standing

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standing

Athletics
a. (of the start of a race) begun from a standing position without the use of starting blocks
b. (of a jump, leap, etc.) performed from a stationary position without a run-up
References in classic literature ?
How dost thou know that some entire, living, thinking thing may not be invisibly and uninterpenetratingly standing precisely where thou now standest; aye, and standing there in thy spite?
In a few years the national distress was so great that the Farmer, the Artisan, and the Labourer petitioned the King to reorganize the standing army.
"Certainly not I," said Sviazhsky, looking confused, and turning an alarmed glance at the malignant gentleman, who was standing beside Sergey Ivanovitch.
I was standing near the window and I knew that once in the street I might gain the plaza and safety before the creature could overtake me; at least there was a chance for safety in flight, against almost certain death should I remain and fight however desperately.
He replied, 'Two miles from this place are standing seven windmills; see, I am blowing to drive them round.'
It may, perhaps, be asked, by way of objection to this, why did not standing armies spring up out of the contentions which so often distracted the ancient republics of Greece?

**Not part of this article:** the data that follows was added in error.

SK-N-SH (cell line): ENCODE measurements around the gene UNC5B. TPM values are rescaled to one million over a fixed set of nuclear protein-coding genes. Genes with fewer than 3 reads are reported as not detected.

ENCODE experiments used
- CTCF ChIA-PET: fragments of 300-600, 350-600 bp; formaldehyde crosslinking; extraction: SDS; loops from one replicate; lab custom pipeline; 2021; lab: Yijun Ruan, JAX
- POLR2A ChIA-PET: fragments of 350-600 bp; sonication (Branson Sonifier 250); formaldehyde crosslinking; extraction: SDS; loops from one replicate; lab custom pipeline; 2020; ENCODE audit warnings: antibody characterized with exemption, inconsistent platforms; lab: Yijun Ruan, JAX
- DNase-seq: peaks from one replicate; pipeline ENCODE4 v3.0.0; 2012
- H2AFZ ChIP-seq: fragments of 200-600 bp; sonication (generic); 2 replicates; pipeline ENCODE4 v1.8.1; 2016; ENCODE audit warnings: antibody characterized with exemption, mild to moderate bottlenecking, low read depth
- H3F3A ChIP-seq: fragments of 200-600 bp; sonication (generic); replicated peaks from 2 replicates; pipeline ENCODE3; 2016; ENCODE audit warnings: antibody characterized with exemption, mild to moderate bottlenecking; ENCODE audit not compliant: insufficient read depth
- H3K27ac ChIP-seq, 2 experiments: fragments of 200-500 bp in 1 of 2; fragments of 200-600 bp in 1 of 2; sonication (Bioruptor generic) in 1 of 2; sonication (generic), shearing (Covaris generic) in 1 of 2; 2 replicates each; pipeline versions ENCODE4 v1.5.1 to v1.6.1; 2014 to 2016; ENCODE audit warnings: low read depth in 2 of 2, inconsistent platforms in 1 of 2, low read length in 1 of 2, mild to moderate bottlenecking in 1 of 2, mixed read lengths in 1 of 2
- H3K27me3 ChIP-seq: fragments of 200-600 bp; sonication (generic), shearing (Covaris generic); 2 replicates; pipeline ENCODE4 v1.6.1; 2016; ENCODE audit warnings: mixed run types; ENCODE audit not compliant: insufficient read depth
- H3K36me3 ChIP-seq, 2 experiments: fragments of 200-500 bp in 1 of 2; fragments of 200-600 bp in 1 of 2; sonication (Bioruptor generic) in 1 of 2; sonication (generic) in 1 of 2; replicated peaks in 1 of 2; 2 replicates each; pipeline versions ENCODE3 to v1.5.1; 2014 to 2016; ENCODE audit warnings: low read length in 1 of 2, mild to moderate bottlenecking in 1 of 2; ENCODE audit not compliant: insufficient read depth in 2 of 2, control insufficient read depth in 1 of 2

Lazarev glanced morosely at the little man with white hands who was doing something to him and, still standing motionless presenting arms, looked again straight into Alexander's eyes, as if asking whether he should stand there, or go away, or do something else.
Jim's ears were standing erect upon his head and every muscle of his big body was tense as he trotted toward home.
A little ahead of us on the other side of the street a cart with two very fine horses was standing before some wine vaults; the carter was not with them, and I cannot tell how long they had been standing, but they seemed to think they had waited long enough, and began to move off.
One day the woman was standing by this window and looking down into the garden, when she saw a bed which was planted with the most beautiful rampion (rapunzel), and it looked so fresh and green that she longed for it, she quite pined away, and began to look pale and miserable.
It would have made a fine picture, worthy of Rembrandt, the gloomy winding stairs illuminated by the reddish glare of the cresset of Gryphus, with his scowling jailer's countenance at the top, the melancholy figure of Cornelius bending over the banister to look down upon the sweet face of Rosa, standing, as it were, in the bright frame of the door of her chamber, with embarrassed mien at being thus seen by a stranger.
I was actually standing on what had been formerly the wealthy quarter of Enkhuizen!